The eddy covariance (also known as eddy correlation and eddy flux) is a key atmospheric measurement technique to measure and calculate vertical turbulent fluxes within atmospheric boundary layers. The method analyses high-frequency wind and scalar atmospheric data series, gas, energy, and momentum,[1] which yields values of fluxes of these properties. It is a statistical method used in meteorology and other applications (micrometeorology, oceanography, hydrology, agricultural sciences, industrial and regulatory applications, etc.) to determine exchange rates of trace gases over natural ecosystems and agricultural fields, and to quantify gas emissions rates from other land and water areas. It is frequently used to estimate momentum, heat, water vapour, carbon dioxide and methane fluxes.[2][3][4][5][6]

Eddy covariance system consisting of an ultrasonic anemometer and infrared gas analyser.

The technique is also used extensively for verification and tuning of global climate models, mesoscale and weather models, complex biogeochemical and ecological models, and remote sensing estimates from satellites and aircraft. The technique is mathematically complex, and requires significant care in setting up and processing data. To date,[when?] there is no uniform terminology or a single methodology for the eddy covariance technique, but much effort is being made by flux measurement networks (e.g., FluxNet, Ameriflux, ICOS, CarboEurope, Fluxnet Canada, OzFlux, NEON, and iLEAPS) to unify the various approaches.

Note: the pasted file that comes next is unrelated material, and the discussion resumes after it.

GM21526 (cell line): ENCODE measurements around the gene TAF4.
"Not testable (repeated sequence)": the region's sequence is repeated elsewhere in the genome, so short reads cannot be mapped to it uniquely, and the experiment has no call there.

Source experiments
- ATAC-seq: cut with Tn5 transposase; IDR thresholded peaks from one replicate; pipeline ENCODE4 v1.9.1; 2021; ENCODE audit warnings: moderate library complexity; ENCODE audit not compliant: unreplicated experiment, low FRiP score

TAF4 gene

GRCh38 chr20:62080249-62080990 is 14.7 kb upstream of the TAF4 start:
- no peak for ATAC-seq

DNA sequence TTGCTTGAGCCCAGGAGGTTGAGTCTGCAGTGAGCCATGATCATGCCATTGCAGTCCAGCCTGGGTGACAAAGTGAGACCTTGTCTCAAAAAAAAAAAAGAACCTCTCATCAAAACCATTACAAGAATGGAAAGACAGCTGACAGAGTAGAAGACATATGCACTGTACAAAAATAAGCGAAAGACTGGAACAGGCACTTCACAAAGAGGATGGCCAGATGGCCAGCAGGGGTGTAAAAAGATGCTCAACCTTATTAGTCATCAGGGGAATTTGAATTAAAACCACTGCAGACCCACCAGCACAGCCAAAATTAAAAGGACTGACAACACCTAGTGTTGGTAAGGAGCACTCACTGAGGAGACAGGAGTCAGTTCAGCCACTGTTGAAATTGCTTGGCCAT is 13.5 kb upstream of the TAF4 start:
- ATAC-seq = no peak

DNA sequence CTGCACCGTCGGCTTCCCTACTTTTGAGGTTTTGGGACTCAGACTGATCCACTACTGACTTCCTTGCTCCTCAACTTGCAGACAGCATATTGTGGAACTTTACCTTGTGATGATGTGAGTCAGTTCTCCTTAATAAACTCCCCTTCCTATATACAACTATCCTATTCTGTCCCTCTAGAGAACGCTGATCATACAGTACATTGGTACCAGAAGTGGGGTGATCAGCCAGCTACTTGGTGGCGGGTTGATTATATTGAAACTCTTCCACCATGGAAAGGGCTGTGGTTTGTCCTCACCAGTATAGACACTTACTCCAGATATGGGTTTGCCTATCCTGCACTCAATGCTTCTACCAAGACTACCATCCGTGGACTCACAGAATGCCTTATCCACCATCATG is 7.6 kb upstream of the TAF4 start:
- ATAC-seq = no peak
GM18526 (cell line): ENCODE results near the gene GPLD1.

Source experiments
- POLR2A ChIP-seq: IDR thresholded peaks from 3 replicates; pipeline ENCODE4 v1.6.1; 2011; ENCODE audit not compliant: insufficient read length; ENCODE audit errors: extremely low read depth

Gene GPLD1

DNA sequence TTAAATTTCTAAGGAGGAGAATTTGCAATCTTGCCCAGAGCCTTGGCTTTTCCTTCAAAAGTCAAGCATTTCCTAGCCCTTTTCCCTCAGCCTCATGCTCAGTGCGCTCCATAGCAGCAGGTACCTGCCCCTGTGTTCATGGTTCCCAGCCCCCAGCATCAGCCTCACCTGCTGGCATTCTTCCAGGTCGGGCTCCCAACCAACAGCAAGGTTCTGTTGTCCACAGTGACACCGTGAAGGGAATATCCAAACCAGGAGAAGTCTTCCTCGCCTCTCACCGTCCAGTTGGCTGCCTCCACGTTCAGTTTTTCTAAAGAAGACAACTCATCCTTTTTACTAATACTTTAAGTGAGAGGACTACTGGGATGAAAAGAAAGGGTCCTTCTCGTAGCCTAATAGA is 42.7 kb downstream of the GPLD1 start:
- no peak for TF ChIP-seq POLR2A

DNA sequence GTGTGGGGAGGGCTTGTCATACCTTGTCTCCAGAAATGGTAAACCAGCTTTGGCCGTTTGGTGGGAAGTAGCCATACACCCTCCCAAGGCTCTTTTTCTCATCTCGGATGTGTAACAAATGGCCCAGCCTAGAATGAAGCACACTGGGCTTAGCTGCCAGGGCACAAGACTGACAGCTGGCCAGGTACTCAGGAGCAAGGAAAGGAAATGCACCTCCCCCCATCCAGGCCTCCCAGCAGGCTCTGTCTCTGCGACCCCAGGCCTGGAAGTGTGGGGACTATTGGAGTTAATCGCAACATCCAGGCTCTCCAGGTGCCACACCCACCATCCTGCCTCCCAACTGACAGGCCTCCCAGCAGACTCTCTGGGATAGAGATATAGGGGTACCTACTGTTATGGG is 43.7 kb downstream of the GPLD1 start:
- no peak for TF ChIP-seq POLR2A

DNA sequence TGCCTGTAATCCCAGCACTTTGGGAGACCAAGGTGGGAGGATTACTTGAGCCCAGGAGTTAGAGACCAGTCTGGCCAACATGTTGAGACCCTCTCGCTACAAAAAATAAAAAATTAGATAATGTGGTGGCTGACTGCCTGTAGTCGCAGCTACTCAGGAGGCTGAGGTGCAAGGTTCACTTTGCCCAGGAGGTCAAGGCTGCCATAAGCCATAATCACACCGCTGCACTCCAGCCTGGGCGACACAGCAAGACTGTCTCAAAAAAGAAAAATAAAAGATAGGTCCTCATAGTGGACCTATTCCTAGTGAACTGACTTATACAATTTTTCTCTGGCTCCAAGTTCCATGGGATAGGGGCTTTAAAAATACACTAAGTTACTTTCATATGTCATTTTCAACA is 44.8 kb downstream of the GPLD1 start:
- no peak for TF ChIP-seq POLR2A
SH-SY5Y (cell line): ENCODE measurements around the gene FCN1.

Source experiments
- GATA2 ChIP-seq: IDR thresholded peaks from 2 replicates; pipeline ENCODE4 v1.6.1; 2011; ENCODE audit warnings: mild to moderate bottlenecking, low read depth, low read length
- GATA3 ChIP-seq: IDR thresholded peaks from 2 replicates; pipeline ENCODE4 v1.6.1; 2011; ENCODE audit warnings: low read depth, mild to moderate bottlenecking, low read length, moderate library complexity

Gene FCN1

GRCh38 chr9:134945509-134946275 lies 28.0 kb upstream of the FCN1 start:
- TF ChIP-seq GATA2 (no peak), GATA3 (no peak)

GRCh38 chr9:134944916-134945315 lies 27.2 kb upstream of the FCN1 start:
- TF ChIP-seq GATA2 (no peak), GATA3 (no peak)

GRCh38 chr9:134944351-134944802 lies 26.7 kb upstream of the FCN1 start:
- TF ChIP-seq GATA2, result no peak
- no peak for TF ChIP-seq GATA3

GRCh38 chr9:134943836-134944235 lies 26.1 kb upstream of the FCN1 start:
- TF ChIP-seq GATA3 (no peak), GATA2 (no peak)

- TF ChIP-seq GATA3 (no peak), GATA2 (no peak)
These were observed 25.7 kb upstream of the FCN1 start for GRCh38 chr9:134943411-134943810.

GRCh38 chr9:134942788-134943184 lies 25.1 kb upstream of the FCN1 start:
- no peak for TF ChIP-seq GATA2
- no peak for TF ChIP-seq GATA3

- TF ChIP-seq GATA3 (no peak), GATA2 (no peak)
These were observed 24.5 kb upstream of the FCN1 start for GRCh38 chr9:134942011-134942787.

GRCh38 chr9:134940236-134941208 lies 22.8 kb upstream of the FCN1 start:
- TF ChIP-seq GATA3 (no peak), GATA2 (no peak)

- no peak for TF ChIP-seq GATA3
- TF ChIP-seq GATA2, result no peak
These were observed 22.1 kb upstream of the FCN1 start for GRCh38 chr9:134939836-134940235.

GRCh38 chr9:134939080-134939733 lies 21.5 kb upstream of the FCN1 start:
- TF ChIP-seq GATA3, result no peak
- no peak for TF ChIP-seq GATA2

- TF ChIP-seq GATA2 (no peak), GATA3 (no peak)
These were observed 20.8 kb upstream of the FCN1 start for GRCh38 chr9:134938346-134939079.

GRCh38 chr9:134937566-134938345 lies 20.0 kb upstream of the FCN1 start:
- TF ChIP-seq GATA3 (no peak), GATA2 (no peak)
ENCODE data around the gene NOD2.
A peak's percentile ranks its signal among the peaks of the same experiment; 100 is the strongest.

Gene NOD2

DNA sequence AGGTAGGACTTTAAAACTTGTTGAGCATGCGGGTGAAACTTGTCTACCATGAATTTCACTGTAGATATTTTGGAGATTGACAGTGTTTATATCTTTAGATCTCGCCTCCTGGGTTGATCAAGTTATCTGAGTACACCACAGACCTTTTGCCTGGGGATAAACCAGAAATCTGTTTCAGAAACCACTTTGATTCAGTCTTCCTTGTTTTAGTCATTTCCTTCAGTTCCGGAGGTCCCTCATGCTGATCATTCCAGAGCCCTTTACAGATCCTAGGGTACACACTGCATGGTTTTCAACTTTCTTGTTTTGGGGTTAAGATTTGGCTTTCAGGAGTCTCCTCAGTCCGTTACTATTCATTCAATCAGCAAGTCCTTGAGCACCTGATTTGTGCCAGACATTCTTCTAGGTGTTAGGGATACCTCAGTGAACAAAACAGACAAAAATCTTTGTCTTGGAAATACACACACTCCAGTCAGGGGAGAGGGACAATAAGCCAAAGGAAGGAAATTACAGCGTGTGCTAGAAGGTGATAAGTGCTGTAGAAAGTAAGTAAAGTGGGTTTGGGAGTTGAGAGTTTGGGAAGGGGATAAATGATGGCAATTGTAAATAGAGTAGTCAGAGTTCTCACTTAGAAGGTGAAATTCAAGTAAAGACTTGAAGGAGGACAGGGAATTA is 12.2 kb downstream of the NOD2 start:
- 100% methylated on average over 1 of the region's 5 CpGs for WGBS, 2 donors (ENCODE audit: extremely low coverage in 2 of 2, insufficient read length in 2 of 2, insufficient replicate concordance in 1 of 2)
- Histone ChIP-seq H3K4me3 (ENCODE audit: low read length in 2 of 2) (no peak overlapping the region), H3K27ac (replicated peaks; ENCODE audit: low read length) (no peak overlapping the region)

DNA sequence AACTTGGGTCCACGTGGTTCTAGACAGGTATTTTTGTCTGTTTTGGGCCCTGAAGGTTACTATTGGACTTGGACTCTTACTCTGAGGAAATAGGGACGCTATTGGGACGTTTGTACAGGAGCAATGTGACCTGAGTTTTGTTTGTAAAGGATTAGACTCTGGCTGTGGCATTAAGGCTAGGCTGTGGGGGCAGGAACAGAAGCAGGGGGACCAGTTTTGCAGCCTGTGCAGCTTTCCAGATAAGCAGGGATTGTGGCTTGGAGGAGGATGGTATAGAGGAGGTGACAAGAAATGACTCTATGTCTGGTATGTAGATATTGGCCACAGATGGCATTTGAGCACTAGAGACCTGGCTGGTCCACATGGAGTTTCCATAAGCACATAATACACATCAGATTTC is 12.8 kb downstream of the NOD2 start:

An eddy correlation instrument measuring oxygen fluxes in benthic environments.

The technique has additionally proven applicable under water to the benthic zone for measuring oxygen fluxes between the sea floor and overlying water.[7] In these environments, the technique is generally known as the eddy correlation technique, or just eddy correlation. Oxygen fluxes are extracted from raw measurements largely following the same principles as used in the atmosphere, and they are typically used as a proxy for carbon exchange, which is important for local and global carbon budgets. For most benthic ecosystems, eddy correlation is the most accurate technique for measuring in-situ fluxes. The technique's development and its applications under water remains a fruitful area of research.[8][9][10][11][12]

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